Kevin Youkilis: Youkilis is the fiery first baseman who bears the load on offense. Lauded since his college days for his ability to “get on base” by swinging only at select pitches, he has developed into a player with bona fide power and incredible defensive skills. Every move he makes on the field is greeted with a “Yooooouuuuuuk” from the fans. It sounds like he is being booed, but in fact, fans are showing their appreciation for Youk.
Jon Lester: The Red Sox ace of the past few years, he came back from cancer in 2007 to win the clinching game in the 2007 World Series. Along with Clay Buchholz, Lester is a prime example of the Red Sox’s successful investments in young prospects and superb player development process.
Where to find your team
Despite the ongoing sellout streak, tickets have become more accessible over the years. For most games, you can walk up and purchase tickets at the gate. For standing room tickets, expect to pay about $20. Avoid the right field grandstand, where $30 will give you an old seat that faces straight into left field. The upper bleachers ($12) are the cheapest seats in the park but are not advisable if you want to follow the game. I would recommend paying the extra few bucks for the lower bleachers ($28). Catching a game from atop the Green Monster, the fabled left-field wall, is a great experience for a diehard Sox fan but costs upwards of $100. Gates open two hours before the game, and players will take batting practice up until forty-five minutes before the scheduled start. If you are aggressive (or lucky) you might catch a ball or get an autograph from a player during this time. You can find them on television at the New England Sports Network (NESN).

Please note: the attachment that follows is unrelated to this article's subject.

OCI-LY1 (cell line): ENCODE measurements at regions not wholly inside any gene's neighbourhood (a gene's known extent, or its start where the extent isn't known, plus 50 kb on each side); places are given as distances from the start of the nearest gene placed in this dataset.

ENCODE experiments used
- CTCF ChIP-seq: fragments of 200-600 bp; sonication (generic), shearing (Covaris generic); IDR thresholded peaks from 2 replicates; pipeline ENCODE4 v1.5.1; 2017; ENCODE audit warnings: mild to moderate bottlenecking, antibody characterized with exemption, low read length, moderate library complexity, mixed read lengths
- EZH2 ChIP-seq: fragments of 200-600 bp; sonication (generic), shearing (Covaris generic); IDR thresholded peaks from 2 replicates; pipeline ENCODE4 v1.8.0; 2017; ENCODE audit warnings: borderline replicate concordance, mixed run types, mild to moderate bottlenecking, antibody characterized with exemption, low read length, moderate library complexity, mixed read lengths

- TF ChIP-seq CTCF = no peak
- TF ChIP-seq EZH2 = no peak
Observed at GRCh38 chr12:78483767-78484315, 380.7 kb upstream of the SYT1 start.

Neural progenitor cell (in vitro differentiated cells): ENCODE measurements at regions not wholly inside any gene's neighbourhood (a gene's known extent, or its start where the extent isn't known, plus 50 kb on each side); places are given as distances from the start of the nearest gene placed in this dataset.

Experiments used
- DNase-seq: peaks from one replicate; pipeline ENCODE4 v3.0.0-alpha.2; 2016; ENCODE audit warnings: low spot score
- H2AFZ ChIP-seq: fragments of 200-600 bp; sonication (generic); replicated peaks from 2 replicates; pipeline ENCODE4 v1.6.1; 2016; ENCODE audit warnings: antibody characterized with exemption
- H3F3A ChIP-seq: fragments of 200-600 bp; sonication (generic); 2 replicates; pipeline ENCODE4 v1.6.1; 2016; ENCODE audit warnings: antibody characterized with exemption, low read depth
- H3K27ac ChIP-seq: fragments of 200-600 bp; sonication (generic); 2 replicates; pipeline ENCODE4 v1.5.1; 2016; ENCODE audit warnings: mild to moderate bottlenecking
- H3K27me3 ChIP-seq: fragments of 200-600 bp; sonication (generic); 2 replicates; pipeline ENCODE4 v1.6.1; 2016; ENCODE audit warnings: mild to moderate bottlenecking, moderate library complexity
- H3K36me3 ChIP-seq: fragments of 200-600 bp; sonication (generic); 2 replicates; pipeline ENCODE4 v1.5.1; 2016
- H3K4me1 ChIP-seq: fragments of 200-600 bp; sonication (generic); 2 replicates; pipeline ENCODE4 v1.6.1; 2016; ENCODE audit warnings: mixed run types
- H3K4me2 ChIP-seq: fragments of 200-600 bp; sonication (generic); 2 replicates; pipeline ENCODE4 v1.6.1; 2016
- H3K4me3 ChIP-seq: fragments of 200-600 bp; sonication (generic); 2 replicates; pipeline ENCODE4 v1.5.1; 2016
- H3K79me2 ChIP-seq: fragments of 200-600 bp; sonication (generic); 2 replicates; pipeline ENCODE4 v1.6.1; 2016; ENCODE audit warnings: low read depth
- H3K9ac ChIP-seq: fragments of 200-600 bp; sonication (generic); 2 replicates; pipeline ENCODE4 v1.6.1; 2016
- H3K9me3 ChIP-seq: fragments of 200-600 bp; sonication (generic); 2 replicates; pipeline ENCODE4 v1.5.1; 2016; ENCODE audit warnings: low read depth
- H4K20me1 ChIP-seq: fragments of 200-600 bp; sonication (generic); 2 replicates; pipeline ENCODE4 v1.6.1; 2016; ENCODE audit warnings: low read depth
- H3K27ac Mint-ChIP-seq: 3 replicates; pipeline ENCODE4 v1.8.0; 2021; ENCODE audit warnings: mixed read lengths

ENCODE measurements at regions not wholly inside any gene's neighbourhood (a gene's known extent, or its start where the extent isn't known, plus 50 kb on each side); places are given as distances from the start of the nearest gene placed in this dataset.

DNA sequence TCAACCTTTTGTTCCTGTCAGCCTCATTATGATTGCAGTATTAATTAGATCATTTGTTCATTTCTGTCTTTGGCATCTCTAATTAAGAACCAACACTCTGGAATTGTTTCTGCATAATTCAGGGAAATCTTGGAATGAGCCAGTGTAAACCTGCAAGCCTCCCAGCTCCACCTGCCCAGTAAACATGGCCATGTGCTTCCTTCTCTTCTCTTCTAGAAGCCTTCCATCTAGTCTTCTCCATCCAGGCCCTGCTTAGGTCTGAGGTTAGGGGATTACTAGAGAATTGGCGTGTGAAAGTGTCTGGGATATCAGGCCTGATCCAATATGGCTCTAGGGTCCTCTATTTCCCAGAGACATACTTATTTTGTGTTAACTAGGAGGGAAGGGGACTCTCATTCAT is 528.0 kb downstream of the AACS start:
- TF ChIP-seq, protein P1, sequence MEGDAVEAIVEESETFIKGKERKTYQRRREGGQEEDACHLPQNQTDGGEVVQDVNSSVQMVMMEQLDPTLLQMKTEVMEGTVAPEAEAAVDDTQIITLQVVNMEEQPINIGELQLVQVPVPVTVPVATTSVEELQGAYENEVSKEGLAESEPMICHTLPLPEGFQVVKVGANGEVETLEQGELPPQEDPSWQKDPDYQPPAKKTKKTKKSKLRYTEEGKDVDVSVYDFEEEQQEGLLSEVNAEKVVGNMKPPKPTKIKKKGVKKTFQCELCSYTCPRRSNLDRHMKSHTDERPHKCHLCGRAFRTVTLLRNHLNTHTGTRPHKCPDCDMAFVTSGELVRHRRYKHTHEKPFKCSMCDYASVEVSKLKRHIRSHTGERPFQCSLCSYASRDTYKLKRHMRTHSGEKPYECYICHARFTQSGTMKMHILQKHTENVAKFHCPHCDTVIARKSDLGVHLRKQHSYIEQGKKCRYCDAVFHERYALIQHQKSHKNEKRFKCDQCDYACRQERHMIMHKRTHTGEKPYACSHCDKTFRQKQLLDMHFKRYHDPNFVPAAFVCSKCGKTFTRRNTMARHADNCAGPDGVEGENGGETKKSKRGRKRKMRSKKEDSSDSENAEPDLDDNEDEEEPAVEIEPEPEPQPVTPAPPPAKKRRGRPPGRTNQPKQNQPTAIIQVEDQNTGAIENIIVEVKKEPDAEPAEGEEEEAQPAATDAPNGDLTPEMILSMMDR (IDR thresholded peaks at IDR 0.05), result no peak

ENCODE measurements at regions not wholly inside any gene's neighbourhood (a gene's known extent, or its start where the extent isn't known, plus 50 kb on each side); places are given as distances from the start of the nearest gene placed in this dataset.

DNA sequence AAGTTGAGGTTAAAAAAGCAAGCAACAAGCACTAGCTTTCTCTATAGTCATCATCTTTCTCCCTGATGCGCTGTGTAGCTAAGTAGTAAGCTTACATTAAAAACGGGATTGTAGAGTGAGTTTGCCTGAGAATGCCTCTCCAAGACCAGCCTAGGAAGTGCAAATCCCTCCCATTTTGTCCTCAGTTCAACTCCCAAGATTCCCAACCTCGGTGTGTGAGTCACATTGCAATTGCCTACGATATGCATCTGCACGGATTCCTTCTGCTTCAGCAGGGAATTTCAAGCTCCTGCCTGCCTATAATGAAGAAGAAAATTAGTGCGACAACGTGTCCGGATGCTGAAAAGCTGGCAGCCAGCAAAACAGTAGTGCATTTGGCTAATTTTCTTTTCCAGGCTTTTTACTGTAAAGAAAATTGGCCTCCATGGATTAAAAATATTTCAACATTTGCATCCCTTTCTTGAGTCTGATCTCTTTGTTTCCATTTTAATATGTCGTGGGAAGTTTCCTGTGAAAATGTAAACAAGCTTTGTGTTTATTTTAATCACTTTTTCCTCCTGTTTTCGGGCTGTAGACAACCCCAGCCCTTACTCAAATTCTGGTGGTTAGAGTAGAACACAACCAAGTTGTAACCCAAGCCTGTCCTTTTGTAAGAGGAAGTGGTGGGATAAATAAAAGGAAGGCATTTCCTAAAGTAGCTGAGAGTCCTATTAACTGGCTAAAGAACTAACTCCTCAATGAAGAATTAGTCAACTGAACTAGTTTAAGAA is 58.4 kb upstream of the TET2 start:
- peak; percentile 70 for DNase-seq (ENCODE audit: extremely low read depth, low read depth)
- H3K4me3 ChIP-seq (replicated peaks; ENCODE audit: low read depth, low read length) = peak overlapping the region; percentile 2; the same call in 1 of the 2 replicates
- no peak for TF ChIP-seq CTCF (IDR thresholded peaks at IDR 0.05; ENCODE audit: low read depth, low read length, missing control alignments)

Three thoughts for the diehards
1) Why can’t Daniel Bard throw 162 innings each year? The Red Sox could use a bunch more relievers just like him; maybe Doubront will be the answer next year.
2) Three moments that gave me chills this season:
a) Darnell McDonald’s debut (game-tying HR, walk-off single)
b) Daniel Nava, the 27 year-old outfielder who never gave up, crushing a grand slam in his first Major League at-bat
c) Lowell’s homer in his first at-bat after the trade/injury saga
3) Imagine what the fourth-place Blue Jays would do if they were in the National League.